Laurence van Cott Niven (; born April 30, 1938) is an American science fiction writer. His best-known work is Ringworld (1970), which received Hugo, Locus, Ditmar, and Nebula awards. The Science Fiction and Fantasy Writers of America named him the 2015 recipient of the Damon Knight Memorial Grand Master Award. His work is primarily hard science fiction, using big science concepts and theoretical physics. It also often includes elements of detective fiction and adventure stories. His fantasy includes the series The Magic Goes Away, rational fantasy dealing with magic as a non-renewable resource.

Not with a Bang (short story)

"Not with a Bang" is a science fiction short story by American writer Damon Knight. It first appeared in the winter 1949 issue of The Magazine of Fantasy and Science Fiction and has been reprinted a number of times, including in Far Out (1961), The Best of Damon Knight (1976), 50 Short Science Fiction Tales, and The Eureka Years (1982).

Off Center

Off Center is a collection of five science fiction short stories by Damon Knight. The stories were originally published between 1952 and 1964 in Galaxy, If and other science fiction magazines.

The first printing, by Ace, was bound dos-à-dos with Knight's The Rithian Terror, as Ace Double M-113. In 1969 the book was re-issued in the UK by Gollancz with the title Off Centre; the novella was omitted and three additional stories were included: "Dulcie and Decorum", "Masks", and "To Be Continued".

Orbit (anthology series)

Orbit was an American long-running series of anthologies of new fiction edited by Damon Knight, often featuring work by such writers as Gene Wolfe, Joanna Russ, R. A. Lafferty, and Kate Wilhelm, who was married to Knight. The anthologies tended toward the avant-garde edge of science fiction, but by no means exclusively; occasionally the volumes would feature some nonfiction critical writing or humorous anecdotes by Knight. Inspired by Frederik Pohl's Star Science Fiction series, and in its turn an influence on Harlan Ellison's Dangerous Visions volumes and many others, it ran for over a decade and twenty-one volumes, not including a "Best-of" collection which covered the years 1966-1976.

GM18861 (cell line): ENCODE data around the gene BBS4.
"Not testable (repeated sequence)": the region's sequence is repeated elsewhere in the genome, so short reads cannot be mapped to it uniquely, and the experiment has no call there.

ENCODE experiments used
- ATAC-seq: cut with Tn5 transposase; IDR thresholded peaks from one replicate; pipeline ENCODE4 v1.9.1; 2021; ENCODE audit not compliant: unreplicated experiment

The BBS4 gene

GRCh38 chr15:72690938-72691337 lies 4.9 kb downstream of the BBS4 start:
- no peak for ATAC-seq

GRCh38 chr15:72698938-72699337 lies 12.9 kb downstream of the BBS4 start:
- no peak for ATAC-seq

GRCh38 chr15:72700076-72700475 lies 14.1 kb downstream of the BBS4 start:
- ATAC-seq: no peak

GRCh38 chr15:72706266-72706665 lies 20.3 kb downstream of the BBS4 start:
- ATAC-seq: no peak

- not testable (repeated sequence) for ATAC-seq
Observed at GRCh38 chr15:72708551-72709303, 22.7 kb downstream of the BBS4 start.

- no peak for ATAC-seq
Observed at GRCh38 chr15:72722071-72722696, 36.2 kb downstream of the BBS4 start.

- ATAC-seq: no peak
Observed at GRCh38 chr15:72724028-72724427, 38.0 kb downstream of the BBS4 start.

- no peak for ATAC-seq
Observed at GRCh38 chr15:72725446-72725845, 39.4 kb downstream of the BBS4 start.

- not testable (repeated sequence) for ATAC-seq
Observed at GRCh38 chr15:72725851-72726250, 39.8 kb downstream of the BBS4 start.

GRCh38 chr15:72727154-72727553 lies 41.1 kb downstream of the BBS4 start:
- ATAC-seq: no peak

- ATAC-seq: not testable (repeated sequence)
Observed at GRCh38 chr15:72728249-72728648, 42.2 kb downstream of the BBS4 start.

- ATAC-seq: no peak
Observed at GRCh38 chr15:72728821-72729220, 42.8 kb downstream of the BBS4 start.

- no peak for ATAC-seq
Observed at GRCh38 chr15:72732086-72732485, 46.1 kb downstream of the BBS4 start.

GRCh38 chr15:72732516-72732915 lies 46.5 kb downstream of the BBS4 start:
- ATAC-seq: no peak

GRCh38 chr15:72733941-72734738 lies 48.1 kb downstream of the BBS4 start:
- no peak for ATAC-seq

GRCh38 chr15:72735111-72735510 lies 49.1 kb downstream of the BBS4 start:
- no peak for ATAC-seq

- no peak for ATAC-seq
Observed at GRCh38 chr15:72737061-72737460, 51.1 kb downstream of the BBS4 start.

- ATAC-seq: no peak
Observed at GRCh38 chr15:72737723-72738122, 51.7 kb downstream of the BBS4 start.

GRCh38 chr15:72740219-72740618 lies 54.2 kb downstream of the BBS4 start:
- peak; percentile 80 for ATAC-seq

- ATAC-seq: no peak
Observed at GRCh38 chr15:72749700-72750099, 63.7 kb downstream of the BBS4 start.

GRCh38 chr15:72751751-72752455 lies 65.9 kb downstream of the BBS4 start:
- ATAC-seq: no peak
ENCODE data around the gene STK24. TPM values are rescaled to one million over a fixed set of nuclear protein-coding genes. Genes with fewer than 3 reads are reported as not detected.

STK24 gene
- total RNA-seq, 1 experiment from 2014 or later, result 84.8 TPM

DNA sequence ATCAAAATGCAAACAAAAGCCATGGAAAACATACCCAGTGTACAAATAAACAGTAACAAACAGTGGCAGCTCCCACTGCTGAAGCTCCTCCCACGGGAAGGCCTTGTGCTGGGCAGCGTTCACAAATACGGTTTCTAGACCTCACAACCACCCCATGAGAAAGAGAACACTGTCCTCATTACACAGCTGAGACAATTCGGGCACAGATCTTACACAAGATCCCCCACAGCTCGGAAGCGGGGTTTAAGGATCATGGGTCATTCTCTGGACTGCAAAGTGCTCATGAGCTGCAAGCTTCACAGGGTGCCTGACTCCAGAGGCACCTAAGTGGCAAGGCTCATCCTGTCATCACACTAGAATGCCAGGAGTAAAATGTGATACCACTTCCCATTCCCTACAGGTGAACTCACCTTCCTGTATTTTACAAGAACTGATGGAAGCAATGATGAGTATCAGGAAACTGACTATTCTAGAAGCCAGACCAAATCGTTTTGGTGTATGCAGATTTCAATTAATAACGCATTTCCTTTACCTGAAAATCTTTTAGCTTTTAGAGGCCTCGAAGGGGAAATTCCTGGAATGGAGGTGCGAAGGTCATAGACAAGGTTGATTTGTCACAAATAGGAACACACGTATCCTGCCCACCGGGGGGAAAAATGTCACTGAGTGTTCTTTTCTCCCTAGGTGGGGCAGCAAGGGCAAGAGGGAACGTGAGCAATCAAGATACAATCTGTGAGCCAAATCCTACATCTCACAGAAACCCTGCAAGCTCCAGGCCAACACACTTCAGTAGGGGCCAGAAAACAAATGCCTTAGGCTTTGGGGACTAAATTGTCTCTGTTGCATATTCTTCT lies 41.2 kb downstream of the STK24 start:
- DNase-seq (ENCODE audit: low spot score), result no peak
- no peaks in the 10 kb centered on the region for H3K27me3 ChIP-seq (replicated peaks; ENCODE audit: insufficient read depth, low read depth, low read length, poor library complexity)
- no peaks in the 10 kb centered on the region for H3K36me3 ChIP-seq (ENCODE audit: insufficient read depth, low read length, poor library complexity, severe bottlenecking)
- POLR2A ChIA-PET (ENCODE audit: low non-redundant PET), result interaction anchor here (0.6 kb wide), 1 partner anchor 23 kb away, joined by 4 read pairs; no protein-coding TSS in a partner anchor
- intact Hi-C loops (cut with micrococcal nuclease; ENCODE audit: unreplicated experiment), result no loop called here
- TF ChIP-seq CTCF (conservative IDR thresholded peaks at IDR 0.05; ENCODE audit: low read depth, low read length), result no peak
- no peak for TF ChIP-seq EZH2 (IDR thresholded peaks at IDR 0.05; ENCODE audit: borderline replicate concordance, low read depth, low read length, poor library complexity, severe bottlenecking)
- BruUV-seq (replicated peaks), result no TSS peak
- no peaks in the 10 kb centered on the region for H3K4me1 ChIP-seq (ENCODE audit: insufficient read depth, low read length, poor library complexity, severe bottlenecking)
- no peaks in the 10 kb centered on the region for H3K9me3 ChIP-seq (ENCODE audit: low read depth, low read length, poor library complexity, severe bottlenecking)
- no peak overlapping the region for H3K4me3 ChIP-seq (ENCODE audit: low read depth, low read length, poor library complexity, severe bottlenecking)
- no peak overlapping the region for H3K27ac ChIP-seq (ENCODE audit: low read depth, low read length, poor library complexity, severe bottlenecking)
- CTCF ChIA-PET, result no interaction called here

Peter S. Beagle

Peter Soyer Beagle (born April 20, 1939) is an American novelist and screenwriter, especially fantasy fiction. His best-known work is The Last Unicorn (1968), a fantasy novel he wrote in his twenties, which Locus subscribers voted the number five "All-Time Best Fantasy Novel" in 1987. During the last twenty-five years he has won several literary awards, including a World Fantasy Award for Life Achievement in 2011. He was named Damon Knight Memorial Grand Master by SFWA in 2018.

Science Fiction and Fantasy Writers of America

Science Fiction and Fantasy Writers of America, or SFWA ( or ) is a nonprofit 501(c)3 organization of professional science fiction and fantasy writers. While SFWA is based in the United States, its membership is open to writers worldwide. The organization was founded in 1965 by Damon Knight under the name Science Fiction Writers of America, Inc. The president of SFWA as of 2015 is Cat Rambo.

SFWA has about 1,900 professionally published writer members worldwide.SFWA Active members vote for the Nebula Awards, one of the principal English-language science fiction awards.

Special Delivery (short story)

"Special Delivery" is a science fiction short story by American writer Damon Knight. It first appeared in the April 1954 issue of Galaxy Science Fiction and has been reprinted a number of times, in Operation Future (1955), Far Out (1961), and The Best of Damon Knight (1976).

Tin Soldier (novella)

"Tin Soldier" is a 17,500-word science fiction novella by American writer Joan D. Vinge, her first published work.

It was originally published in Orbit 14, edited by Damon Knight, in 1974. "Tin Soldier" was first reprinted in the 1977 anthology Women of Wonder, edited by Pamela Sargent.

To Serve Man

"To Serve Man" is a science fiction short story by American writer Damon Knight. It first appeared in the November 1950 issue of Galaxy Science Fiction and has been reprinted a number of times, including in Frontiers in Space (1955), Far Out (1961), and The Best of Damon Knight (1976).